- Created by: Tom
- Created on: 05-12-11 21:04
Unit 1 World at risk - Global hazards
Natural hazard - a natural process that poses a potential threat to human life or property
Hydrometeorological hazard - caused by climatic processes
Geophysical hazard - caused by land processes
Natural disaster - when a hazard seriously affects humans
Risk - The likelihood that humans will be seriously affected by a hazard
Vulnerability - How susceptible a population is to the damage caused by the hazard
Capacity to cope - the ability to deal with the consequences of a hazard
Constructive plate boundary - 2 plates moving apart
Destructive plate boundary - 2 plates moving together
Conservative plate boundary - 2 plates moving side by side
Continental crust - is thicker but less dense and mostly above sea level
Oceanic crust - is thinner but more dense and mostly below sea level
Subduction zone - when the pressure builds between 2 plates in a conservative plate boundary, causing the pressure to be eventually released as the oceanic plate subducts
Tropical cyclones/hurricanes/typhoons - are big storms with strong winds and torrential rain
Disaster Hotspot Case Study - California
Disaster hotspot - a vulnerable place at risk from 2 or more hazards
San Andreas Fault - Conservative plate boundary
Past disasters include the San Francisco earthquake of 1906 thought to have measured 7.8.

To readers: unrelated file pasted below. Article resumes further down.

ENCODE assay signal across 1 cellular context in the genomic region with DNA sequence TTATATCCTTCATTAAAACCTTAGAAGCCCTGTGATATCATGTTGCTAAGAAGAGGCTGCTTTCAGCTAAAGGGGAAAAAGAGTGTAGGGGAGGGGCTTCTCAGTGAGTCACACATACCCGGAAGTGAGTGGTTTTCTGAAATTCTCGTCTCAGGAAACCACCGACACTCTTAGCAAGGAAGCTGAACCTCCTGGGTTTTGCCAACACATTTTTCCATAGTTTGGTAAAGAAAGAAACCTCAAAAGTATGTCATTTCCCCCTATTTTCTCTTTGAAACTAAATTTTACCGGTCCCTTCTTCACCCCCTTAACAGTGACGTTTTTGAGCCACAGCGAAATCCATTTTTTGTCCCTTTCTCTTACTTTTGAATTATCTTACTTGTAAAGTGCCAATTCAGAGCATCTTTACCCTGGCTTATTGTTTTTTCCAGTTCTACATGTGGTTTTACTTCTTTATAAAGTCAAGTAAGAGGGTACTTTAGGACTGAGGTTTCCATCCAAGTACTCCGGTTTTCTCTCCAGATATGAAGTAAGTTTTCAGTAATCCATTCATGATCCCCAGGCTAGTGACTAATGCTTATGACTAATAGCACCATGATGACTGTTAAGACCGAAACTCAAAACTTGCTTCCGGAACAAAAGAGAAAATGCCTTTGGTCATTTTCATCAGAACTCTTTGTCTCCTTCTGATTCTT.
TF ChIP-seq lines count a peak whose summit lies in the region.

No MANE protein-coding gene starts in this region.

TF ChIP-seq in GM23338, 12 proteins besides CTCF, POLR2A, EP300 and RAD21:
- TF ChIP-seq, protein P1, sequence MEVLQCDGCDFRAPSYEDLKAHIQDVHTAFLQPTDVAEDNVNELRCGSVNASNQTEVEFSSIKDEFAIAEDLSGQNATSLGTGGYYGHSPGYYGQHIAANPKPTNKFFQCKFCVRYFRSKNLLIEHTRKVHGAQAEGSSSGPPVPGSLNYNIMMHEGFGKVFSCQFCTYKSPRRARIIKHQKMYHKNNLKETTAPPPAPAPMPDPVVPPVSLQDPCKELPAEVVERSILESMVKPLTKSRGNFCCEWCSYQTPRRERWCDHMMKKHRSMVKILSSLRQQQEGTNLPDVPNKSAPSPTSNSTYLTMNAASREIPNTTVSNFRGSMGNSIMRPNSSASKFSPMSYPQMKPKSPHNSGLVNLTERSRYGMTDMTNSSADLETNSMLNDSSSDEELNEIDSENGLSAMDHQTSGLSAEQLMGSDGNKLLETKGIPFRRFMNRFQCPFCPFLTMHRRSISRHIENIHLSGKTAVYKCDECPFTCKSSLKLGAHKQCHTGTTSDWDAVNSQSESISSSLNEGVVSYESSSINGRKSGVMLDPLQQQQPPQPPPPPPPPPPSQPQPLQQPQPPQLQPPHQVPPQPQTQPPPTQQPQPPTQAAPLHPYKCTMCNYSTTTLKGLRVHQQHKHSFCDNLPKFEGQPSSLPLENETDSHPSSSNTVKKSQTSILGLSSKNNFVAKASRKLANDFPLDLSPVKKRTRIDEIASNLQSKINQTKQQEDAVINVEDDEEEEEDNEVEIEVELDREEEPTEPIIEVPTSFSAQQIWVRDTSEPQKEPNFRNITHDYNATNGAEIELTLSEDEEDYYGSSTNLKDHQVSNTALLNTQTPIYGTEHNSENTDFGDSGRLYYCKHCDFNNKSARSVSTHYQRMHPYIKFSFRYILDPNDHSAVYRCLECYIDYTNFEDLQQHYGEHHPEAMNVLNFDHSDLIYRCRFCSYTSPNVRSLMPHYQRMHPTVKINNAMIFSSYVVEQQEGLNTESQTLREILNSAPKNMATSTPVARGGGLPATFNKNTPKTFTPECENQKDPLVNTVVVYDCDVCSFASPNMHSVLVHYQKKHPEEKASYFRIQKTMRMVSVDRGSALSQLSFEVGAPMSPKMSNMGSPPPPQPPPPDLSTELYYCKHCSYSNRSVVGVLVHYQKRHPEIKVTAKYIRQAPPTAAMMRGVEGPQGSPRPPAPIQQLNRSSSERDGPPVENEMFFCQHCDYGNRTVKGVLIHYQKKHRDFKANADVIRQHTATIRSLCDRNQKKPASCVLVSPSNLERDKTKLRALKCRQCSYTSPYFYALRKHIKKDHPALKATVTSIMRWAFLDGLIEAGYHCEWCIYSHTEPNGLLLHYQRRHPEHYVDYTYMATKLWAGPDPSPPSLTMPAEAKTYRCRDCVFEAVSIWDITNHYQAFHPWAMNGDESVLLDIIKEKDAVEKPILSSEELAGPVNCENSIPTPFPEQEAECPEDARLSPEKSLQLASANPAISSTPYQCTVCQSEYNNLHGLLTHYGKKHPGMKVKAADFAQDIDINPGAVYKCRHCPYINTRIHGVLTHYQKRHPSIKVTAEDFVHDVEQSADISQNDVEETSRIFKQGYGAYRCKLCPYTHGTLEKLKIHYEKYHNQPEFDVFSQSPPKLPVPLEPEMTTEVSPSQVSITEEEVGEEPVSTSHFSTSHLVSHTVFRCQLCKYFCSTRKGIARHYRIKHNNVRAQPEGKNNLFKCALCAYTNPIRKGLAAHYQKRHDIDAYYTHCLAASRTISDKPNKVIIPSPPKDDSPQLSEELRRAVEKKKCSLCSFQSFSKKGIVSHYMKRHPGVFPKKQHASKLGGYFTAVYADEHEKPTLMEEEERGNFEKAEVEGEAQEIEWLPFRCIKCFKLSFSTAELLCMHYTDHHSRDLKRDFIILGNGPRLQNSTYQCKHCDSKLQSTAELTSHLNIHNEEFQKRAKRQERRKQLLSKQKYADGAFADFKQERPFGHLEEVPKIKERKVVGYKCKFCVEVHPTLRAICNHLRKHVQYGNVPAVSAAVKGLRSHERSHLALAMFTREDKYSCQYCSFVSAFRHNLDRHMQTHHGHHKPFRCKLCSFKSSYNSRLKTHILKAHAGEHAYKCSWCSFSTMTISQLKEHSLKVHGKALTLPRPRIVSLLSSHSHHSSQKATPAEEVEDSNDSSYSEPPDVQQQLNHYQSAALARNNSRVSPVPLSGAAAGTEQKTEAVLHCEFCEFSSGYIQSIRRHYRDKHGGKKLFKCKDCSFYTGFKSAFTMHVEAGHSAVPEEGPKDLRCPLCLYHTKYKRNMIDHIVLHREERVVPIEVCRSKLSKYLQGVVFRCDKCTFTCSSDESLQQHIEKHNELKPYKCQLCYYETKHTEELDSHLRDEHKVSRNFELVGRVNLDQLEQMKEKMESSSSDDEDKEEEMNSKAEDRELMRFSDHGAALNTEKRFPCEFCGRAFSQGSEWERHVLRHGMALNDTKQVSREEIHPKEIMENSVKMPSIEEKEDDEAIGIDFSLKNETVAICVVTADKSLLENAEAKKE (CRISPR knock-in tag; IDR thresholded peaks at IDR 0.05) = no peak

Some hazards can increase the likelihood of other hazards occuring
Droughts - caused by anticyclones (long lasting periods of high air pressure with dry sinking air leads to no rain). Can be caused by La Nina - leads to less evaporation and precipitation. Can also be caused by increased wind blowing westward from desert areas in east California. Causes wildfires.
Tsunamis - can be causedd by earthquakes on the sea bed or landslides into the sea. Earthquake of the coast of Alaska in 1964 caused a tsunami to strike north Californian coast - killed 12 people in Crescent City
Landslides - Land can be made unstable by coastal erosion or extreme weather or earthquakes. Risk of landslides high because there's a lot of building on steep slopes.
Volcanoes - Hasn't been a volcano eruption since 1915 (Lassen Peak).
Population is vulnerable - More than 70% of population within 50km of a fault line. Lots of building on unstable land- can lead to soil liquefaction during earthquake increases risk of landslide - Loma Prieta earthquake of 1989. Building along coast.20% of residents in LA live below poverty line - have lowest capacity to cope.